Russian foreign minister Sergey Lavrov announced on Tuesday that he had held a discussion on the joint production of weapons with India, a historic Russian ally and commercial partner, during a conversation with Indian foreign minister Subrahmanyan Jaishankar.
“We discussed in detail the state and prospects of military-technical cooperation, including joint production of modern arms,” Lavrov said, according to Russia’s state-run TASS news agency. He added that Moscow and New Delhi were particularly interested in expanding cooperation in the areas of nuclear energy and space travel, praising India’s recent accomplishments in both areas. The meeting between Lavrov and Jaishankar on Tuesday marked the fifth time the two foreign ministers have met since the beginning of the year.
India, soon to become the world’s most populous country, and Russia, its largest by geography, have long maintained a deep political and commercial partnership. Although India remained officially neutral during the Cold War and was one of the key pillars of the Non-Aligned Movement, it enjoyed good relations with the Soviet Union, while the West backed Pakistan, its neighbor and primary regional rival. Throughout the modern era, New Delhi has imported most of its military equipment from Russia, which has remained a major producer of both light and heavy weaponry. In turn, Russia remains a significant export destination for Indian-made goods, notably including pharmaceutical products.
Jaishankar’s arrival in Moscow earlier in the week marked the first time he had traveled to Russia since the onset of Russia’s invasion of neighboring Ukraine in February. The foreign minister arrived at the head of a delegation including Indian officials and businessmen from various industries, including agriculture, energy, and logistics. During his meeting with Lavrov, he praised Russia, describing it as a “steady and time-tested partner” for India and claiming that the bilateral relationship had “served both our countries very, very well.”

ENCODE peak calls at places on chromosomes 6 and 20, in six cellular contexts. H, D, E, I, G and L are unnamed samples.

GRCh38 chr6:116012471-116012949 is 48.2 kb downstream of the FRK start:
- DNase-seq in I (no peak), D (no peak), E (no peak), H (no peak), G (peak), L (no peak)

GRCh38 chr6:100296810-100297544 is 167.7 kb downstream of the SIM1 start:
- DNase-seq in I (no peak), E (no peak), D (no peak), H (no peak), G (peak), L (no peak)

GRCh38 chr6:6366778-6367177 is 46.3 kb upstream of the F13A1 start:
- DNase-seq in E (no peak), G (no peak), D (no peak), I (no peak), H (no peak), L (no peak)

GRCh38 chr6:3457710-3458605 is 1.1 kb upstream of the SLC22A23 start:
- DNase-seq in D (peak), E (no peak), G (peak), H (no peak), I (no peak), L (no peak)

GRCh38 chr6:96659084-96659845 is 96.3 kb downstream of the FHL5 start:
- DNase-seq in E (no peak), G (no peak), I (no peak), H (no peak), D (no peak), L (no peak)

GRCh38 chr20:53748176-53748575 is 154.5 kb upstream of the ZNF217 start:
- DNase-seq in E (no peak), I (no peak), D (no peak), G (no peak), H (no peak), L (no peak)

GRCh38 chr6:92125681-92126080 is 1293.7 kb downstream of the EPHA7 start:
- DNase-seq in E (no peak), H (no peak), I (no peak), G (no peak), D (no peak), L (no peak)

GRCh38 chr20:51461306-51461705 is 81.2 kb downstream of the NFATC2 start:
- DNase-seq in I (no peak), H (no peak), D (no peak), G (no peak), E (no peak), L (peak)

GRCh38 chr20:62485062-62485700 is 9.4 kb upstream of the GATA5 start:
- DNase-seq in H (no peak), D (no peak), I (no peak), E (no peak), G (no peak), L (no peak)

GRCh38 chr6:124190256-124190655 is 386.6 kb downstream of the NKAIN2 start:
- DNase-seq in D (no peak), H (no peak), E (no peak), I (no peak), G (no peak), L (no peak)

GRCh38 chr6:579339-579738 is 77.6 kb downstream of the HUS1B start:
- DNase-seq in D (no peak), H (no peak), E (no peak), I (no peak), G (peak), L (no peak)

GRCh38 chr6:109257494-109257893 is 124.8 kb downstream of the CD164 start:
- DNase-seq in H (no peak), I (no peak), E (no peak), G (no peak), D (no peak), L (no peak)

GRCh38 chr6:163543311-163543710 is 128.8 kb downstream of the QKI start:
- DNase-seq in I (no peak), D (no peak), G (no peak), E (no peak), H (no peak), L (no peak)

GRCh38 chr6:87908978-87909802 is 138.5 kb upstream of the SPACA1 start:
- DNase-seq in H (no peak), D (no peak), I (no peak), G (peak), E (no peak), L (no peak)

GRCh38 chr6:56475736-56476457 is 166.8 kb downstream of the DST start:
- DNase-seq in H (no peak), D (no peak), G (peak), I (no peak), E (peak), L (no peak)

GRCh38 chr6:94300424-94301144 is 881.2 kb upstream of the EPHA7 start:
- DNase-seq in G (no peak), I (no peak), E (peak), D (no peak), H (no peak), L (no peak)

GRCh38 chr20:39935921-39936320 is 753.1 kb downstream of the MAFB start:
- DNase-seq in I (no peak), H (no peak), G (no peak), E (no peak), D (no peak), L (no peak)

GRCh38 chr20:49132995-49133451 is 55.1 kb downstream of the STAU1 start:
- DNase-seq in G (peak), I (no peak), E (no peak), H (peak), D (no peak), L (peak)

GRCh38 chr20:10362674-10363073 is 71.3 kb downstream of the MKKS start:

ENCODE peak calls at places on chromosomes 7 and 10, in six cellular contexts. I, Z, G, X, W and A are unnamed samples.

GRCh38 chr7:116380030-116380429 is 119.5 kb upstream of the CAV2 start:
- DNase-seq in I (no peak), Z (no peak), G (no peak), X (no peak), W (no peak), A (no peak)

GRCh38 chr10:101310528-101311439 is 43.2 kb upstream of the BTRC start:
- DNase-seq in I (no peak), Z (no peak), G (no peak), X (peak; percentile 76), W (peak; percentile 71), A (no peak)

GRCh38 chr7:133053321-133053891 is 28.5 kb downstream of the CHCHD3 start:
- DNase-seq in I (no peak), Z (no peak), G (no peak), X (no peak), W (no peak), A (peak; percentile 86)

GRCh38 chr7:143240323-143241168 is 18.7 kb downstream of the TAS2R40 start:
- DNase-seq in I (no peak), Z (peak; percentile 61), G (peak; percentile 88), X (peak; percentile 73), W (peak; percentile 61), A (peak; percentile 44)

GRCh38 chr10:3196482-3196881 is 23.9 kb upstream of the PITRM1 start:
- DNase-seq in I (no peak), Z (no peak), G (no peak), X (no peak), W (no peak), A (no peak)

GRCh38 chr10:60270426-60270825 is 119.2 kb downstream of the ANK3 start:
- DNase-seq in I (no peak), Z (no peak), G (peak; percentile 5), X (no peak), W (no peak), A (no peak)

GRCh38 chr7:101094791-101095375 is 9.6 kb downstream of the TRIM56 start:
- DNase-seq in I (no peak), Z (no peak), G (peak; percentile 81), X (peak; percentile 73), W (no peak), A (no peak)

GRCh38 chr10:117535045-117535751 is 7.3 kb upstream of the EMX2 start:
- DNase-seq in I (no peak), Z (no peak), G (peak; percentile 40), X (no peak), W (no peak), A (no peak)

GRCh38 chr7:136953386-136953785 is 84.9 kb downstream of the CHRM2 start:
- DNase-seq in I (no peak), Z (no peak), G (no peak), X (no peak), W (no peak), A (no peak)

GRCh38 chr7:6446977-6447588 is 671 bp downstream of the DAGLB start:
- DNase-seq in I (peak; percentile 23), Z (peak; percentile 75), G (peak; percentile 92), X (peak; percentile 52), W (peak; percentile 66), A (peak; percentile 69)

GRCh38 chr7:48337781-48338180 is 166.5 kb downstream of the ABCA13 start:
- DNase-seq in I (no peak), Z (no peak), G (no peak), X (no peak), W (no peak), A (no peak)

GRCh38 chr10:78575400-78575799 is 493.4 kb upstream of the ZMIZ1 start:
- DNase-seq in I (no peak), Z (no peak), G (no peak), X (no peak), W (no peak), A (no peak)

India has officially remained neutral in the ongoing Russian invasion of Ukraine. Although Indian lawmakers have sent humanitarian assistance to Kyiv and verbally rebuked the Kremlin, New Delhi’s representative at the United Nations abstained on a resolution in March condemning the invasion, as well as a second resolution in October condemning Russia’s decision to “annex” four Ukrainian provinces in the country’s south and east. During his meeting with Lavrov, Jaishankar indicated that New Delhi would continue to purchase Russian oil, declining to participate in U.S. and European Union sanctions on the Kremlin and suggesting that doing so was necessary for Indian families who could not afford more expensive alternatives.
Trevor Filseth is a current and foreign affairs writer for the National Interest.